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measure of cohesiveness to the narratives of human events does not restrict us to a
form of historical intentionalism nor does it preclude discussion of corporate
entities like states or classes.42
Of course, in speaking of courses of events, I do not mean to imply that any
given event is only a member of one course of events.The appointment of Sandra
Day O™Connor to the Supreme Court is part of the course of events that led to
the decision alluded to above. But that event also undoubtedly figured in various
other courses of events “ some in the history of the O™Connor family and some
concerning the social advancement of women in the United States. And, equally,
the event of O™Connor™s appointment will also figure in courses of events still in
the making.The same event can be part of different courses of events, and, there-
fore, can be represented in different stories. But the fact that different events can
figure in different stories in no way indicates that the stories are fictional. For this
suspicion to counterfeit plausibility, we would have to assume that in order to be
nonfictional, there would have to be only one relevant story, perhaps of the sort
proposed by speculative philosophers of history, and that each event in it would be
significant in one and only one way.That is, if there is more than one story, then
stories are invented, and, therefore, fictional. But the presumed disjunction that
either there is one real story or a multiplicity of fictional ones fails to accommo-
date the fact that courses of action intersect and branch off from shared events,
which intersections and branches can be found or discovered.
In White™s way of speaking, when a given event is situated in different narra-
tives it can acquire a different meaning.That events have these differential mean-
ings indicates that they are imposed and, therefore, fictional. But talk of meanings
144 ART, HISTORY, NARRATIVE
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here may be a little misleading. Events have different significances in different
courses of events.43 Anthony Scalia™s appointment to the Supreme Court has one
significance in terms of the great abortion debate and another, though perhaps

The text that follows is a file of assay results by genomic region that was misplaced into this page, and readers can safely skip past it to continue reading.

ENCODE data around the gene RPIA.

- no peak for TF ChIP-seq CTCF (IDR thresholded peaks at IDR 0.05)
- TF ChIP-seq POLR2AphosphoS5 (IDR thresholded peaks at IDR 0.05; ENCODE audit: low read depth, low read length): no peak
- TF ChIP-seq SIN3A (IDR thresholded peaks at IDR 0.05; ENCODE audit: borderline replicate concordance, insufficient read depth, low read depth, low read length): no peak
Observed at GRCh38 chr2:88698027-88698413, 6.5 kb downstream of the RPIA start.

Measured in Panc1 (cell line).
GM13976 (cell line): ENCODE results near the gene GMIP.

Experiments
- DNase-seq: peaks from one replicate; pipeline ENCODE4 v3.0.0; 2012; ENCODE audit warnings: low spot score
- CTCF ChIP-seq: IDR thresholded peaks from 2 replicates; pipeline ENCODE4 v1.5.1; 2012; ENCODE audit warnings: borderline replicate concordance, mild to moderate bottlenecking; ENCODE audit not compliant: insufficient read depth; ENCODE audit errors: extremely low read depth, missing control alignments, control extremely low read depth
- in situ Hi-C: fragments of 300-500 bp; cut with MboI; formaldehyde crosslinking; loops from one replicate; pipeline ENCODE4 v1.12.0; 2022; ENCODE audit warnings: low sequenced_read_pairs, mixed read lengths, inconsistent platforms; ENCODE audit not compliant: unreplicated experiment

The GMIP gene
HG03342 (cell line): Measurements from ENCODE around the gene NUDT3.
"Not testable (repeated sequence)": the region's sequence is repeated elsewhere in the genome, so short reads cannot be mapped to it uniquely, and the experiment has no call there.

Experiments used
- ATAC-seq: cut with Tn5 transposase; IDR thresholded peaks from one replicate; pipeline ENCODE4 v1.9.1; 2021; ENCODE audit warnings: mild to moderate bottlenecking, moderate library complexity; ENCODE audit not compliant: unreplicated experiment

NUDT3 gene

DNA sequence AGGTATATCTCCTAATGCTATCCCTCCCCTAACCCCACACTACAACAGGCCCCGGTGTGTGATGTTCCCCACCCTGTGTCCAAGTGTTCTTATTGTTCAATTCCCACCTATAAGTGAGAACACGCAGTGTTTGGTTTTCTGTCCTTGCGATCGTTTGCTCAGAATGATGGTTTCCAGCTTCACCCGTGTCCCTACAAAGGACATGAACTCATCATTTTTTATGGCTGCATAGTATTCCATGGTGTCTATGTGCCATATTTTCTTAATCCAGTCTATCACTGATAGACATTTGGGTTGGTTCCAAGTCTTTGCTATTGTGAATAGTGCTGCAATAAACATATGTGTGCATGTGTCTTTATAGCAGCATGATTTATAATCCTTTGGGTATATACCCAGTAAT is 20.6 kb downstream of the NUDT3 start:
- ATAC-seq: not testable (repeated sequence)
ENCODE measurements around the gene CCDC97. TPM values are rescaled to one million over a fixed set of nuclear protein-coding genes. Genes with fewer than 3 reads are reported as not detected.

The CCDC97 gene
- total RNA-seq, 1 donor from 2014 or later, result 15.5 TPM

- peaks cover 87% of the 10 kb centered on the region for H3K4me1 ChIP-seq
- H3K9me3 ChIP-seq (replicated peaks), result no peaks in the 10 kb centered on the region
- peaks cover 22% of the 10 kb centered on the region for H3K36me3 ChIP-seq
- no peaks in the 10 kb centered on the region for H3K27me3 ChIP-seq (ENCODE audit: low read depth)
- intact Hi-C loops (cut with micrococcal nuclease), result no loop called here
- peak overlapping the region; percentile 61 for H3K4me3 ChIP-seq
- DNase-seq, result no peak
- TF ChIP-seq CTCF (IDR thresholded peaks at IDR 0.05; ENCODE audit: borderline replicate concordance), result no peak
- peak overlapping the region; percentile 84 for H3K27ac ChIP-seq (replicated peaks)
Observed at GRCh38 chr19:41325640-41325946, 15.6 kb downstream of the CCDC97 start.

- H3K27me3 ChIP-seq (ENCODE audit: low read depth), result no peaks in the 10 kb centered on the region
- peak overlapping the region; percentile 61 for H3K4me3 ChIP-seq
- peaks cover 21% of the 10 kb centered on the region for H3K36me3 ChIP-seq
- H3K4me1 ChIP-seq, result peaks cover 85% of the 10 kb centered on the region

not completely unrelated, significance in the history of Italian Americans. In these
examples, the idea of significance can be cashed in causally. If meaning here
amounts to playing a role in a network of socially significant causation, then there
should be no problems in admitting that Scalia™s appointment may have a different
meaning in different courses of events.This simply allows that a single event can
play a different role in different causal chains.This does not indicate that a mean-
ing has been imposed on the event.Again, the event may occur in different stories
because the different stories track different courses of overlapping events.44
White™s use of the notion of meaning in his arguments gives his thesis a
semantic flavor, which perhaps suggests a level of arbitrariness that would warrant
talk of imposition. However, it is important to stress that the kind of meaning that
an event has in a narrative is a matter of its significance with respect to subsequent
events, often in terms of causation and/or practical reasoning.And whether signif-
icance in this sense obtains is not arbitrary or imposed.That the historian wants to
know what caused the American entry into World War II does not make her cita-
tion of the attack on Pearl Harbor an imposition on the historical train of events
nor is her imputation of causal efficacy to the attack arbitrary in any way.This is
not to deny that events in historical narratives will be events under a description;
but within the context of a given research project, the description of a pertinent
event is not arbitrary in the way that on some views of language the relation
between a signifier and a signified is arbitrary. Similarly, it is not helpful to think of
the historian™s description of an action in terms of its significance in a course of